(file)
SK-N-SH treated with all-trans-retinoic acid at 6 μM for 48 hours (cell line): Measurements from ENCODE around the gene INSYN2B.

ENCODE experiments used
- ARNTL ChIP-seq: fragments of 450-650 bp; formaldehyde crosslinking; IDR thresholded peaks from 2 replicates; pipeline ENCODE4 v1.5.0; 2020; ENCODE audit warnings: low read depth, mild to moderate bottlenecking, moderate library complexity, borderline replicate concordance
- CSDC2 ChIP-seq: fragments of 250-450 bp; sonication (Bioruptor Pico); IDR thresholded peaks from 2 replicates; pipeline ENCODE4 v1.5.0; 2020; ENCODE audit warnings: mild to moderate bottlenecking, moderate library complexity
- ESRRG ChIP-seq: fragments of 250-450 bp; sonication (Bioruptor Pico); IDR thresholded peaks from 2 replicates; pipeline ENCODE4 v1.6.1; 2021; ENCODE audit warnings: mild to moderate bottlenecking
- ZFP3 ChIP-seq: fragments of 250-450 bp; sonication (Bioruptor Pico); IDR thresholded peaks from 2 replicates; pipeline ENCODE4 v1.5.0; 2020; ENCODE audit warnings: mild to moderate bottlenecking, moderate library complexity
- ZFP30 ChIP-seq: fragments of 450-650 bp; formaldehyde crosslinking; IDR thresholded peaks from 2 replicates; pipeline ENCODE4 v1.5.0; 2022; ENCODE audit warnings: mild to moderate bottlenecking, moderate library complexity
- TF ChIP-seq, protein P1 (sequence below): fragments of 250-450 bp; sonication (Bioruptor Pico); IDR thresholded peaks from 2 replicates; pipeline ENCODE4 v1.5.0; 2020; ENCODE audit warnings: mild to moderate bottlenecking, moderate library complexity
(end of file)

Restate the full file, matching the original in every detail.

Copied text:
SK-N-SH treated with all-trans-retinoic acid at 6 μM for 48 hours (cell line): Measurements from ENCODE around the gene INSYN2B.

ENCODE experiments used
- ARNTL ChIP-seq: fragments of 450-650 bp; formaldehyde crosslinking; IDR thresholded peaks from 2 replicates; pipeline ENCODE4 v1.5.0; 2020; ENCODE audit warnings: low read depth, mild to moderate bottlenecking, moderate library complexity, borderline replicate concordance
- CSDC2 ChIP-seq: fragments of 250-450 bp; sonication (Bioruptor Pico); IDR thresholded peaks from 2 replicates; pipeline ENCODE4 v1.5.0; 2020; ENCODE audit warnings: mild to moderate bottlenecking, moderate library complexity
- ESRRG ChIP-seq: fragments of 250-450 bp; sonication (Bioruptor Pico); IDR thresholded peaks from 2 replicates; pipeline ENCODE4 v1.6.1; 2021; ENCODE audit warnings: mild to moderate bottlenecking
- ZFP3 ChIP-seq: fragments of 250-450 bp; sonication (Bioruptor Pico); IDR thresholded peaks from 2 replicates; pipeline ENCODE4 v1.5.0; 2020; ENCODE audit warnings: mild to moderate bottlenecking, moderate library complexity
- ZFP30 ChIP-seq: fragments of 450-650 bp; formaldehyde crosslinking; IDR thresholded peaks from 2 replicates; pipeline ENCODE4 v1.5.0; 2022; ENCODE audit warnings: mild to moderate bottlenecking, moderate library complexity
- TF ChIP-seq, protein P1 (sequence below): fragments of 250-450 bp; sonication (Bioruptor Pico); IDR thresholded peaks from 2 replicates; pipeline ENCODE4 v1.5.0; 2020; ENCODE audit warnings: mild to moderate bottlenecking, moderate library complexity